Important Sites

 * ARRL Ohio Section

 * Great Lakes Division

 * ARRL Headquarters




Website created and maintained by:


Scott Yonally, N8SY


Commercial use of content only by expressed written consent of the

Ohio Single Side-Band Net


New Postings..

 Updated: 01/07/2016






Before delivering that Radiogram..


One of the most joyous things that you as an Amateur Radio Operator can do is deliver good news to the general public, like birthday greetings, birth of grandchildren and so on. Delivering these messages to other active Amateurs is easy as that you are speaking the same language.


You do however need to keep in mind that when you are dealing with the general public that has had little to no exposure to Amateur Radio, or our message handling system, itís all different. So, Keep It Simple (KIS). Donít try to explain how the NTS operates, unless they specifically ask. Most generally they donít care and wonít ask anyway.


But, it also can be a very embarrassing moment too. If for example, you get a birthday greeting hot from the net and call up thinking youíre going to be delivering great news to someone. Then you find out that the person youíre talking to is the widow of the person you want to deliver that good news to. This can be very hard for them (and you) to handle, especially if this is a person hurting. Your phone call is not one that they want to hear. They may even feel that youíre being very insensitive. So, to avoid this situation itís advisable to do a quick check to be sure that the addressee is in fact alive.


How can you do that? There is a website (of course, isnít there always!!) that you can look up people from all over the country that have become Silent Keyís.  


This site has the most updated information on all the deaths recorded around the country, so it is a good source of information that can be counted on. But, like anything, donít count on it too much. Itís just a listing, and like every list thatís ever been produced itís outdated as soon as it gets published.


Your approach on how you contact the general public can also be as important. Be careful when making calls to people that you donít know. During World War I, World War II, Korea, and yes, even Viet Nam, bad news often came by Western Union Telegraph. So, when you start to explain to those civilians (even other Amateurs) about your Radiogram, please be sensitive to the fact that they may confuse you for Western Union and bad news.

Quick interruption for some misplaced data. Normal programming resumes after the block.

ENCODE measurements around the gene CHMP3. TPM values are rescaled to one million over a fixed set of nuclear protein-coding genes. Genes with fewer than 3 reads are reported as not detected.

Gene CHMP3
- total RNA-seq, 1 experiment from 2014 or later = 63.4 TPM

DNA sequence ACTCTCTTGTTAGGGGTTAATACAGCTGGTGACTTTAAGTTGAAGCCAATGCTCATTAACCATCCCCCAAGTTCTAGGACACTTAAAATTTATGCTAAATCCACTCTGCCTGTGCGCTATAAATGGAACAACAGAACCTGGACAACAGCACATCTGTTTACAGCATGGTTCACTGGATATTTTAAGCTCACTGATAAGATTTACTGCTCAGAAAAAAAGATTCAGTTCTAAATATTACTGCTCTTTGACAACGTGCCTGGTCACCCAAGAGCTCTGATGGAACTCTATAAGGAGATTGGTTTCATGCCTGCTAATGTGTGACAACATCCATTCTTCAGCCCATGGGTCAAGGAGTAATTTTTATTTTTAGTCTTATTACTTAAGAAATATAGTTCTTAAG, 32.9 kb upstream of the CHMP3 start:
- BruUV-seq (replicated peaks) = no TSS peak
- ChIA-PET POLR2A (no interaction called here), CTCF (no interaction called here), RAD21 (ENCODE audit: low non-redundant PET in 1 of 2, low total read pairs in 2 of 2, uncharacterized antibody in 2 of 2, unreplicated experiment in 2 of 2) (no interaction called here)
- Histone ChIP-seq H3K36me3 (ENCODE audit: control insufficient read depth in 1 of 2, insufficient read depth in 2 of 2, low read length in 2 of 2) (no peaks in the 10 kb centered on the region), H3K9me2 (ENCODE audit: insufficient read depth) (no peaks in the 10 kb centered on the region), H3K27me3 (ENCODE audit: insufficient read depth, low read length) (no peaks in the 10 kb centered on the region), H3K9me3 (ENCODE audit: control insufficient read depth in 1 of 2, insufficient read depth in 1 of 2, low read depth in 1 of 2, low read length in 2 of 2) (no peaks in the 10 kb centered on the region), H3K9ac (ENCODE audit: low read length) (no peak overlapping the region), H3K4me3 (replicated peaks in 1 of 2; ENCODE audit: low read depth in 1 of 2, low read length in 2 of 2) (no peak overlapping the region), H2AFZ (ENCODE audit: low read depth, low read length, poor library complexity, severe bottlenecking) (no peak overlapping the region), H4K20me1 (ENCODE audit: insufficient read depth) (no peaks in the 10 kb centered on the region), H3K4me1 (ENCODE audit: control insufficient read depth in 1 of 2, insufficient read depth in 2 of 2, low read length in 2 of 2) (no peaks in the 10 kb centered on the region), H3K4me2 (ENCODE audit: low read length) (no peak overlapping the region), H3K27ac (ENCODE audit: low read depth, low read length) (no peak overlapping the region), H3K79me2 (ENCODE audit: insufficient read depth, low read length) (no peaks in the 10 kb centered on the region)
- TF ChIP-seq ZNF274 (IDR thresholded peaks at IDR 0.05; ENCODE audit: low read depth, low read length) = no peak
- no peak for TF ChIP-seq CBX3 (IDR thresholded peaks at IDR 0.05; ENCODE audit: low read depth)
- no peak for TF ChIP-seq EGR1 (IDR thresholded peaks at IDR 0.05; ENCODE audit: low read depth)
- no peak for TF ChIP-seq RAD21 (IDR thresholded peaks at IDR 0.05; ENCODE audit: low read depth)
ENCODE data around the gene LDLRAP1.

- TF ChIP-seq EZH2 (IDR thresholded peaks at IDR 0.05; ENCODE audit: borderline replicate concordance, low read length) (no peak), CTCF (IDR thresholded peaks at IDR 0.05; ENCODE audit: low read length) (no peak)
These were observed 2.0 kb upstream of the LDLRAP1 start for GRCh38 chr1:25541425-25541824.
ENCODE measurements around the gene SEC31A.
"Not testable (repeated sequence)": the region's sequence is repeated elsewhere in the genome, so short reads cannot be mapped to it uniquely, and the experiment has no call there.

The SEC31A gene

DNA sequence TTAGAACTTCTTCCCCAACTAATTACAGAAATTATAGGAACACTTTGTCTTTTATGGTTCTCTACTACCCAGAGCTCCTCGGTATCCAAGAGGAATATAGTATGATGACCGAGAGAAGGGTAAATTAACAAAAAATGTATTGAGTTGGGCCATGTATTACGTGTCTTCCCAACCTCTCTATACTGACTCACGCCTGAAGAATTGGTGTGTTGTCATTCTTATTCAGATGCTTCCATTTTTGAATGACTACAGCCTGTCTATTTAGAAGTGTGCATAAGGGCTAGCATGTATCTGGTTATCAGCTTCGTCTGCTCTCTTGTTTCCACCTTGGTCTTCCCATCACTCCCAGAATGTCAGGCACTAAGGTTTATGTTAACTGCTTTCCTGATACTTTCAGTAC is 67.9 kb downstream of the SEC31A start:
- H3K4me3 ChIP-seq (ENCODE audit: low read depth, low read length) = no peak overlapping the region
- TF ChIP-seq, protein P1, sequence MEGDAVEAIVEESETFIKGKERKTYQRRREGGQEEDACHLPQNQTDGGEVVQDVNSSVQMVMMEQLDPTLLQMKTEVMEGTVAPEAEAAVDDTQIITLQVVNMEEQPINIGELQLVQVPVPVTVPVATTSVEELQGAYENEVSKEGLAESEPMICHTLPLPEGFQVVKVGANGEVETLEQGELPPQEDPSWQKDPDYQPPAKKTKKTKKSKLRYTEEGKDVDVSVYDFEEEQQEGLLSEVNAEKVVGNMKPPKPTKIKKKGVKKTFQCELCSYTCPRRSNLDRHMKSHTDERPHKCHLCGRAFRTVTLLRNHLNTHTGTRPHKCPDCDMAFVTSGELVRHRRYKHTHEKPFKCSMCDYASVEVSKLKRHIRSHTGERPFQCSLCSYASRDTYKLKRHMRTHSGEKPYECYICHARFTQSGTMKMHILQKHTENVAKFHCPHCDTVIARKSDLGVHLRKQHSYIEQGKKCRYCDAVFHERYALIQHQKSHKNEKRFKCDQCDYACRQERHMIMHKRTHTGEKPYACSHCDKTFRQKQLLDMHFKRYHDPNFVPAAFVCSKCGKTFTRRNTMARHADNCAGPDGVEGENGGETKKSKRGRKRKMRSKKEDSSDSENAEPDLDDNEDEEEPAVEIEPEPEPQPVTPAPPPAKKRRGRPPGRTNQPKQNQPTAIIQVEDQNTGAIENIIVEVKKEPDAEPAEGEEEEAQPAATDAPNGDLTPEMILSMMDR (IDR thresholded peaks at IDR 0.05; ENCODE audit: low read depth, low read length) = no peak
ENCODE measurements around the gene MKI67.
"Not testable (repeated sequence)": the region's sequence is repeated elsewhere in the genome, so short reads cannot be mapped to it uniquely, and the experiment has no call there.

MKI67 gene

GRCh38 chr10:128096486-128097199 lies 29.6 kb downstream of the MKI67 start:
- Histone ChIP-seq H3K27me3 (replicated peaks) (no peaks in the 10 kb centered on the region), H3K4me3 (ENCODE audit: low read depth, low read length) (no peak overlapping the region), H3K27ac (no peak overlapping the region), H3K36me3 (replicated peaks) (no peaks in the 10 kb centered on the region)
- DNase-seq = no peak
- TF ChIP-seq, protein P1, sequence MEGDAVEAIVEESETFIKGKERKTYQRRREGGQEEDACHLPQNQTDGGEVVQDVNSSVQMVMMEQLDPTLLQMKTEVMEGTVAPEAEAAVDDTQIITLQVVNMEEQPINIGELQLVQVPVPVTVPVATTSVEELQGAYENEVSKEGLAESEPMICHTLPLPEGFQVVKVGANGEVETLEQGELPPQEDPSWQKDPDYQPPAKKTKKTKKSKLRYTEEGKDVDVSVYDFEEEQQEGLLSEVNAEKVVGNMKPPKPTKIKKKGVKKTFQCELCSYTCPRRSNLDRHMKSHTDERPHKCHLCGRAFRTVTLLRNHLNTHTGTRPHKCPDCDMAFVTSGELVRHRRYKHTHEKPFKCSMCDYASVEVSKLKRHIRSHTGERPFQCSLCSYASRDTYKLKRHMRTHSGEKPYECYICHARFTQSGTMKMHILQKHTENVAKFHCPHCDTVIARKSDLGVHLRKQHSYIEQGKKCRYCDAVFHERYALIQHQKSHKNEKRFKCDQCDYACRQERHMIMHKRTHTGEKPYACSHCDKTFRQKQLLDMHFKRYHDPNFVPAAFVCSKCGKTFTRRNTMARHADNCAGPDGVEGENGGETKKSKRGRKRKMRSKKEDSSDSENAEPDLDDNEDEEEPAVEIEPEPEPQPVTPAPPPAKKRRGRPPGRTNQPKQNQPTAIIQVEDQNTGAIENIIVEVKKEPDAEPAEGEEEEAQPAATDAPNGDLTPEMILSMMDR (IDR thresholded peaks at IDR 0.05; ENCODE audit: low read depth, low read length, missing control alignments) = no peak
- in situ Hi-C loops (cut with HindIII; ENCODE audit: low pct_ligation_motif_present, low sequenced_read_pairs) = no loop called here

Also be sensitive as to how you ask for a person as well. Donít assume that this person is living there. They may have just moved out from a divorce, left with another partner or yes, even recently deceased. Your approach to this is as important, if not more so, than the message itself. You may want to practice how to ask for a person before you actually call the number. You never know what sort of response you are going to get on the other end. Be prepared!


And, just how do you approach this? Simply explain to the person answering that you are an Amateur Radio Operator and you have received a radio message for the individual you asked to speak with. The response from the person answering will guide you as to how to proceed. Listen carefully. Be sympathetic and end the conversation quickly if it is revealed that the person is deceased, or if there is a bad situation (divorce, person left, etc..) donít go into it any further. Apologize for disturbing the person and end the call quickly. If requested, service the message back to the sender explaining the situation.


If the person is just not available, then you have some choices. You can leave the message with the person answering, if they are agreeable, or you can ask when a better time to call would be. This last option may be met with some opposition since the individual may be concerned for safety reasons (remember, unless you know them, you are a stranger to them.)

So, be prepared to leave your phone number with them, so they can return your call.